One of the UFC’s biggest stars, Conor McGregor, has been in the news for his desire to move back up to the lightweight division because he is said to be tired of cutting weight to make the featherweight limit of 145-pounds. His coaches have flat out said that they are sick of seeing McGregor exhaust himself in order to make the weight limit. McGregor’s “walking weight” is said to be around 170-pounds. A 20-pound weight cut is about average for many fighters so if you are trying to rearrange the current roster of your favorite promotion just add 20-pounds to an athlete’s “fighting weight” and that is the division he or she should be competing at.

Former UFC middleweight champion Rich Franklin, who is the Vice President for ONE stated, “Today I’m proud to have been involved with developing the new weigh-in program for ONE athletes. As a former MMA champion, I’ve been through the process of weight-cutting by dehydration countless times and I know first-hand how it affects an athlete physically. I personally understand the importance of safety and competing at your very best as a professional MMA athlete and after reviewing the new regulations and policies governing the weigh-in procedures and contracted weight limits, this new program does both for our athletes.”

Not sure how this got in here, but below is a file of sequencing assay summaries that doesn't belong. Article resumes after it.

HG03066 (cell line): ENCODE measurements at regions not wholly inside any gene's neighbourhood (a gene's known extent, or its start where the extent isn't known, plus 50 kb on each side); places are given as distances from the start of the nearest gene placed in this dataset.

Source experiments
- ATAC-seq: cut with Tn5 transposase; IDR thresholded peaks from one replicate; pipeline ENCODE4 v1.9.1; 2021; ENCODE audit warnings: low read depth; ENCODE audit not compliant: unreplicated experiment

In theory this new program should work and if all the fighters are willing to actively cooperate and participate then everyone should win but weight cutting is so ingrained in the culture of combat sports that not all may be willing to jump aboard. If a fighter and his or her coaches believe that competing at a certain weight class is beneficial to their careers then they will cut weight to fight in that division. Winning earns you money, the more you win the more money you make and if this is your only way of earning a living for yourself and your family then going through a few hard weeks of weight cutting is nothing. It is a culture and unless the culture changes then programs like this may be done in earnest but could have no true effect on the sport of MMA.